Our Helpful Guide to Understanding Electrical Cables and Wires

Learn tips and information on electrical wiring colors and sizes, hot and ground wires, conduit types, and more.

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You don't need to be an electrician to understand the wiring basics in your home. Because a general understanding of how cables and wires work is part of being a responsible homeowner, our informational guide walks you through everything you need to know. You'll learn what each wire color means, how to differentiate types of conduit, and much more.

Cable and Wire Basics


Most house wires—the wires that run from the service panel through walls and to electrical boxes—are solid-core, meaning they're made of a single, solid strand. Light fixtures and some switches have leads—wires made of many strands of thin wire, which are more flexible. The thicker a wire, the lower its number; for instance, 12-gauge wire is thicker than 14-gauge.

Cable refers to two or more wires encased in a protective sheathing. Cable packaging indicates the gauge and number of wires. For example, "12/2 WG" means two (black and white) 12-gauge wires plus a ground wire.

Nonmetallic (NM) cable, sometimes called Romex, has two or three insulated wires plus a bare ground wire all wrapped together in plastic sheathing. Many local codes permit NM cable inside walls or ceilings, and some codes allow for exposure in basements and garages. Underground feed (UF) cable has wires wrapped in solid plastic for watertight protection. Use it for outdoor projects.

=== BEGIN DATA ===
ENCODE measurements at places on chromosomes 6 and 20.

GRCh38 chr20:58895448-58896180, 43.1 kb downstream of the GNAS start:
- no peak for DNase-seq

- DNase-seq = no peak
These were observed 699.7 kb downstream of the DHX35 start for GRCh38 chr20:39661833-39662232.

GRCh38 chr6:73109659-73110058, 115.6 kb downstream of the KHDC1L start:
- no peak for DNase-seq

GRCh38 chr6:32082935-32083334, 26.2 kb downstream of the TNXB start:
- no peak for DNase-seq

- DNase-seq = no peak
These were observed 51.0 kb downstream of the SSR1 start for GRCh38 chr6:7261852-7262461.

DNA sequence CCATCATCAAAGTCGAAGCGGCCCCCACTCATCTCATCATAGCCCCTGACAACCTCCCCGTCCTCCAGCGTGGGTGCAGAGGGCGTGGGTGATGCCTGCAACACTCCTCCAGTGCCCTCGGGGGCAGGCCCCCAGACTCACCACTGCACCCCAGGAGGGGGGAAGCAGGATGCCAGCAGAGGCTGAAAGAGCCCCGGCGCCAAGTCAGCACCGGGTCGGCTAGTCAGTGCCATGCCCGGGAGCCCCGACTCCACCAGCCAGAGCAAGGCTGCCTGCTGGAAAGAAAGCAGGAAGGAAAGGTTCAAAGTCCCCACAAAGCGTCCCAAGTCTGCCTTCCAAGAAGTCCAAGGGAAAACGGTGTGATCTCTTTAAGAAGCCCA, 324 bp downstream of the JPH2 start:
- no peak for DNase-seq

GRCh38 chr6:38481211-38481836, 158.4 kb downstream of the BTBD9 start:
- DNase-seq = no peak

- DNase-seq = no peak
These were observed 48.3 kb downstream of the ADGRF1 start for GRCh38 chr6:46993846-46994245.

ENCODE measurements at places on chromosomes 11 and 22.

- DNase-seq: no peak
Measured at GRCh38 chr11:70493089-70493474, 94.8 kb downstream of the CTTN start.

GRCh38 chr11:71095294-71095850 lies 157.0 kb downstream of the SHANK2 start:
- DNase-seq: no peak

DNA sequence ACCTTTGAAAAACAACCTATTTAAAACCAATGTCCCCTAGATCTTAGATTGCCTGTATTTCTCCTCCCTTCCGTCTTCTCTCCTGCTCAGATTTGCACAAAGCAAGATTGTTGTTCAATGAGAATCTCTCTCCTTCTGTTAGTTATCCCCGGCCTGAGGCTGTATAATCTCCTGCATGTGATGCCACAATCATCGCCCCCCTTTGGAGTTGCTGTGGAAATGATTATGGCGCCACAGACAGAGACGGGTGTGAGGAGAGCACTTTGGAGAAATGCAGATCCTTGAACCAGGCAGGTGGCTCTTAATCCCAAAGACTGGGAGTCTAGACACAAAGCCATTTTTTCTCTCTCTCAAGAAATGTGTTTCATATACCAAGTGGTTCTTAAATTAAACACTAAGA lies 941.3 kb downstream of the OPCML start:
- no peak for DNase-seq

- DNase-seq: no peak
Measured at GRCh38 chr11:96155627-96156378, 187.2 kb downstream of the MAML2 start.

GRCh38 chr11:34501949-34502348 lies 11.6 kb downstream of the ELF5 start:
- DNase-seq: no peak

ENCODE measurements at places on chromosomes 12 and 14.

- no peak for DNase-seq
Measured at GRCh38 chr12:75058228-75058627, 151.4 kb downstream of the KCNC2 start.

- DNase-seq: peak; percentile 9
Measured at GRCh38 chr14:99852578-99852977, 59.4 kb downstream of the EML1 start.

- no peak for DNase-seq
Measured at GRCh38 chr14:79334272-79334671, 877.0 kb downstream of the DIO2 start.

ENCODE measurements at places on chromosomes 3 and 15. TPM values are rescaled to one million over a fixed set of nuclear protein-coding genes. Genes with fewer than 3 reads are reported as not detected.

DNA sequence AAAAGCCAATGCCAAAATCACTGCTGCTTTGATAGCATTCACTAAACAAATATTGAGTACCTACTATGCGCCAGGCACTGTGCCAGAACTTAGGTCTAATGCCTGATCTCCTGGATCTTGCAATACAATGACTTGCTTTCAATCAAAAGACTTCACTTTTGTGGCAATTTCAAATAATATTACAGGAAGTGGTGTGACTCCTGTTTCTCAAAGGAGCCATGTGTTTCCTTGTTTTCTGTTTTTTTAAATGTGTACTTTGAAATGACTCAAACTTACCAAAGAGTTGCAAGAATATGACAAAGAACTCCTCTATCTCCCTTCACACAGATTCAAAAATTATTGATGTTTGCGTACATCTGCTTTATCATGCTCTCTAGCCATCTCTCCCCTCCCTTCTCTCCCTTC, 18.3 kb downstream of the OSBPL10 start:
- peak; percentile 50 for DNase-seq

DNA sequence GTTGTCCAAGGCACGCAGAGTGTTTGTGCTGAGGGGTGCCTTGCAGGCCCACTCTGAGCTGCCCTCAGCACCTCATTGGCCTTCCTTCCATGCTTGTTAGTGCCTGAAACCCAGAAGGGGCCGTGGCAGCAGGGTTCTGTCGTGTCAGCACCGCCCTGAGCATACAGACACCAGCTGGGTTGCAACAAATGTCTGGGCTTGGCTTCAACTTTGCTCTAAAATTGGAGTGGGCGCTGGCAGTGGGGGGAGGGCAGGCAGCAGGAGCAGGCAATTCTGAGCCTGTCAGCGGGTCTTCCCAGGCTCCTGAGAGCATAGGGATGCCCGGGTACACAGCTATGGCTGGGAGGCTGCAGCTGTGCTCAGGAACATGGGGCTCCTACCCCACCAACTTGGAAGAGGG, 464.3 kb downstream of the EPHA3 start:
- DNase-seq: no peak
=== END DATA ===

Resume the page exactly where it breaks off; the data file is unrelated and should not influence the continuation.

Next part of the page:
Armored cable encases insulated wires in metal sheathing for added protection. BX (also called AC) has no ground wire, only a thin aluminum bonding wire unsuitable as a ground; the metal sheathing provides the path for grounding. Metal-clad (MC) has a green-insulated ground wire. Some local codes require armored cable or conduit wherever wiring is exposed.

Conduit Types


Conduit—pipe that wires run through—offers the best protection against damage to wires. It also makes it easy to change or install new wires: Pull them through the conduit rather than cut them into walls to run new cable.

Metal conduit was once used as a path for grounding; recent codes require a green-insulated ground wire. PVC (plastic) conduit is cheaper than metal but not quite as strong. Metal Greenfield and plastic EMT tubing are flexible types of conduit. They are useful when working in tight spots.

Wire Colors and Sizes


The thicker a conductor, the more amperage (amps) it can carry without overheating. A 14-gauge wire can carry up to 15 amps; a 12-gauge wire, up to 20 amps; and a 10-gauge wire, up to 30 amps. Never overload a wire—for instance, never wire a 20-amp circuit with 14-gauge wire.

Wires coated with insulation that is black, red, or another color are hot wires, carrying power from the service panel to the electrical device. White wires are neutral, meaning they carry power back to the service panel. Green or bare wires are ground wires. Beware: If wiring has been done incorrectly, the color of the wires in your house might not indicate which are hot.

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